Gemstones, Delicate Filigree, and Mechanical Gears Encase Steeven Salvat’s Insect Specimens

All images © Steeven Salvat, shared with permission

Steeven Salvat (previously) evokes the glass-covered entomological studies of rare butterflies, beetles, and moths with an additional layer of protection. The French artist armors the singular insects with precious gemstones, silver and gold filigree, and rotational gears. Even elements of luxury watches, like Breguet’s Reine de Naple and an intricate dial from Vacheron Constantin, cloak the critters’ outer shells.

In a note to Colossal, Salvat writes that the growing collection of drawings is an “allegory for the preciosity of biological systems. A way to drive attention to our smallest neighbors on this planet—we need to preserve them because they are worth much more than all the gold and jewels I dressed them with.” Each intricate drawing is rendered with China black ink and watercolor and takes at least 50 hours to complete.

Pick up a limited-edition giclée print of an encrusted creature in Salvat’s shop, and follow his latest projects merging nature, history, and science on Behance and Instagram.

 

 

View this post on Instagram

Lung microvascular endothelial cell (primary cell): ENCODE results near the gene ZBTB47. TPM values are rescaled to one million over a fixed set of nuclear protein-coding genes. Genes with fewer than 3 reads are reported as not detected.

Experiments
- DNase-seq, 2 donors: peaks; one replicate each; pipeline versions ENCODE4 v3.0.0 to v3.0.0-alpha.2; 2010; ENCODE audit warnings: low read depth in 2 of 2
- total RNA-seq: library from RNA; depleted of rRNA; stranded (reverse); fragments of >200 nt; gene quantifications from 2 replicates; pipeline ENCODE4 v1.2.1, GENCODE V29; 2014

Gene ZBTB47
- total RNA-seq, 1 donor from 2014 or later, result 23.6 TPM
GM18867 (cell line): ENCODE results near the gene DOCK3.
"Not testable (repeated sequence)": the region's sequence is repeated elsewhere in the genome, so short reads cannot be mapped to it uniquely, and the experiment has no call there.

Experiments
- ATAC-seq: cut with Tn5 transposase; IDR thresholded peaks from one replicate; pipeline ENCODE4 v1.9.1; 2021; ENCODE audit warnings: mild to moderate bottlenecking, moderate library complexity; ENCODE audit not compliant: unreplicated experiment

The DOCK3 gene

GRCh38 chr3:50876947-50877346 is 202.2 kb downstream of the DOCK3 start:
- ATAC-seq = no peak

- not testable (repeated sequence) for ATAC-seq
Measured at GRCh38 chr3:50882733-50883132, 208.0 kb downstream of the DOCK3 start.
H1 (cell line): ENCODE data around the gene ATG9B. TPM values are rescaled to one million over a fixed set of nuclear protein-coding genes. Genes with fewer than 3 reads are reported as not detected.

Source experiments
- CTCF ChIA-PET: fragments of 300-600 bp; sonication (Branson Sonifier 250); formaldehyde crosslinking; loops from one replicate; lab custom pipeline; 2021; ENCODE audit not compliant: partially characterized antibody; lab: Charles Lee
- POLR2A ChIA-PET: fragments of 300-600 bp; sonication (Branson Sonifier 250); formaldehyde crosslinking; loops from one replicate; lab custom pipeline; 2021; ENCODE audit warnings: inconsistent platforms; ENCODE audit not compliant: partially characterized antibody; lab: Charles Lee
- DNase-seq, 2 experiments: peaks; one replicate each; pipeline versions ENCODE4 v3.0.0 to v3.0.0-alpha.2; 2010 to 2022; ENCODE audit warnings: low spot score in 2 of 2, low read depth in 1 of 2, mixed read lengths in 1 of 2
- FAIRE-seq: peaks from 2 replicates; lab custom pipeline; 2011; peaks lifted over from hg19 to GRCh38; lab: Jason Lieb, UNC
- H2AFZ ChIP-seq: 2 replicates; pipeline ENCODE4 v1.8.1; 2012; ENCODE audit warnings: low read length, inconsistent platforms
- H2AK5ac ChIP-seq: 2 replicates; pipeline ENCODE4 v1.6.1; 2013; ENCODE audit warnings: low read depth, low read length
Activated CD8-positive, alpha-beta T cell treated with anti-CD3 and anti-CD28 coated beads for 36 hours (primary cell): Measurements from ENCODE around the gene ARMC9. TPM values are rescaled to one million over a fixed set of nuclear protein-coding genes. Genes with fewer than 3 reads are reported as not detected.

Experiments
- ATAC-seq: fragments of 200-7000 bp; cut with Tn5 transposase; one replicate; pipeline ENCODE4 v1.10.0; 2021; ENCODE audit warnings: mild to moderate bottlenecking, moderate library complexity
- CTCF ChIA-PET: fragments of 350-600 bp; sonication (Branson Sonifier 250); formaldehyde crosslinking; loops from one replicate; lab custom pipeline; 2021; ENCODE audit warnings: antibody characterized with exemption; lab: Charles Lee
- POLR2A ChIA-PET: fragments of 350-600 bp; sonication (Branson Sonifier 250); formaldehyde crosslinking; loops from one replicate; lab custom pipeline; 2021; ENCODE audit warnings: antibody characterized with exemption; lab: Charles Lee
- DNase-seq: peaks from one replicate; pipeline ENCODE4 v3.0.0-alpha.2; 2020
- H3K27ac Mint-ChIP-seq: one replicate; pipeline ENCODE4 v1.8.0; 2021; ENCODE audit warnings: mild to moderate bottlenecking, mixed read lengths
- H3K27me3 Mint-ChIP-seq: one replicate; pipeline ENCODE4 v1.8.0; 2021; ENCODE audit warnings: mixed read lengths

A post shared by Steeven Salvat (@steevensalvat)

Share This Post:

Share on facebook
Facebook
Share on twitter
Twitter
Share on pinterest
Pinterest
Share on linkedin
LinkedIn

Leave a Comment

Your email address will not be published. Required fields are marked *

On Key

Related Posts

Life In Stills: An Interview with Francisco Diaz Scotto, aka Pastel

As his stunning solo show comes to a close at Hashimoto Contemporary in SF,  Francisco Diaz Scotto (Pastel) speaks about a boldly powerful body of work. Featurung new paintings inspired nostalgic memories found in this film camera at the artists family home in Misiones, Argenitina, Patio Misionero is personal and universal. The show is on view through

Unchanged Landscape

Białowieża Forest, on the border of Poland and Belarus, is the largest surviving remnant of a vast area of primeval woodland that once stretched across Europe. The landscape has remained unchanged for millennia, surviving partly as a hunting ground for Russian Tsars and Polish Kings. It is home to more than 5,500 plant species and

Scroll to Top

ARE YOU IN?

Yes! Sign me up for AFYC's weekly newsletter featuring valuable info for artists, nonprofits, upcoming contests, and our new product offerings.

Count Me In!